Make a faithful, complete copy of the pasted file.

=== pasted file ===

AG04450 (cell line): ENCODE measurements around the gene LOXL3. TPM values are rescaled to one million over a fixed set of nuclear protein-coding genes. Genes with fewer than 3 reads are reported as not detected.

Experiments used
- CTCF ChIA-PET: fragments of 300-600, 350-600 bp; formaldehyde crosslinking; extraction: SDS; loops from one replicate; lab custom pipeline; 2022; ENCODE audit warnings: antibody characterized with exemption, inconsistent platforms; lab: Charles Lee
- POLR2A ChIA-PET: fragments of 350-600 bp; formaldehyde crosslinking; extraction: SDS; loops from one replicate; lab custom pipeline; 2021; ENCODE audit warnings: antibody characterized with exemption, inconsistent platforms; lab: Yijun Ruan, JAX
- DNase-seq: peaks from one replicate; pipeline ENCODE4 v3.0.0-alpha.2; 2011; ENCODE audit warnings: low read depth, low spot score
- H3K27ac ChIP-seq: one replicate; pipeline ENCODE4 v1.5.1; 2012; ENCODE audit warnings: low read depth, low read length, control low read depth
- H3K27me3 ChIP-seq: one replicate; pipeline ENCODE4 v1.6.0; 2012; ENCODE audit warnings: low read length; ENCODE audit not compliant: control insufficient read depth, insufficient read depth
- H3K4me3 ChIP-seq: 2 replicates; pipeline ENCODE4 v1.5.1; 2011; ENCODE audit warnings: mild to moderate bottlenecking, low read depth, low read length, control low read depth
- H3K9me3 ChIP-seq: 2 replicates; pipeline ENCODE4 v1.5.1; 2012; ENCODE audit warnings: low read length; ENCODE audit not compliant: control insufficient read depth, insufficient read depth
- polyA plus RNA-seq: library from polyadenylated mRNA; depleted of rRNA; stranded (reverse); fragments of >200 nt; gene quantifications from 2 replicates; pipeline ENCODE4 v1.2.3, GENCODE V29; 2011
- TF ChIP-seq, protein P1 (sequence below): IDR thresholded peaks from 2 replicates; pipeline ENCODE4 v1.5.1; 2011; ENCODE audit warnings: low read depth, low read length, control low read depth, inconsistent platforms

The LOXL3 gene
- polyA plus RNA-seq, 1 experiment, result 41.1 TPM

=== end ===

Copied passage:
AG04450 (cell line): ENCODE measurements around the gene LOXL3. TPM values are rescaled to one million over a fixed set of nuclear protein-coding genes. Genes with fewer than 3 reads are reported as not detected.

Experiments used
- CTCF ChIA-PET: fragments of 300-600, 350-600 bp; formaldehyde crosslinking; extraction: SDS; loops from one replicate; lab custom pipeline; 2022; ENCODE audit warnings: antibody characterized with exemption, inconsistent platforms; lab: Charles Lee
- POLR2A ChIA-PET: fragments of 350-600 bp; formaldehyde crosslinking; extraction: SDS; loops from one replicate; lab custom pipeline; 2021; ENCODE audit warnings: antibody characterized with exemption, inconsistent platforms; lab: Yijun Ruan, JAX
- DNase-seq: peaks from one replicate; pipeline ENCODE4 v3.0.0-alpha.2; 2011; ENCODE audit warnings: low read depth, low spot score
- H3K27ac ChIP-seq: one replicate; pipeline ENCODE4 v1.5.1; 2012; ENCODE audit warnings: low read depth, low read length, control low read depth
- H3K27me3 ChIP-seq: one replicate; pipeline ENCODE4 v1.6.0; 2012; ENCODE audit warnings: low read length; ENCODE audit not compliant: control insufficient read depth, insufficient read depth
- H3K4me3 ChIP-seq: 2 replicates; pipeline ENCODE4 v1.5.1; 2011; ENCODE audit warnings: mild to moderate bottlenecking, low read depth, low read length, control low read depth
- H3K9me3 ChIP-seq: 2 replicates; pipeline ENCODE4 v1.5.1; 2012; ENCODE audit warnings: low read length; ENCODE audit not compliant: control insufficient read depth, insufficient read depth
- polyA plus RNA-seq: library from polyadenylated mRNA; depleted of rRNA; stranded (reverse); fragments of >200 nt; gene quantifications from 2 replicates; pipeline ENCODE4 v1.2.3, GENCODE V29; 2011
- TF ChIP-seq, protein P1 (sequence below): IDR thresholded peaks from 2 replicates; pipeline ENCODE4 v1.5.1; 2011; ENCODE audit warnings: low read depth, low read length, control low read depth, inconsistent platforms

The LOXL3 gene
- polyA plus RNA-seq, 1 experiment, result 41.1 TPM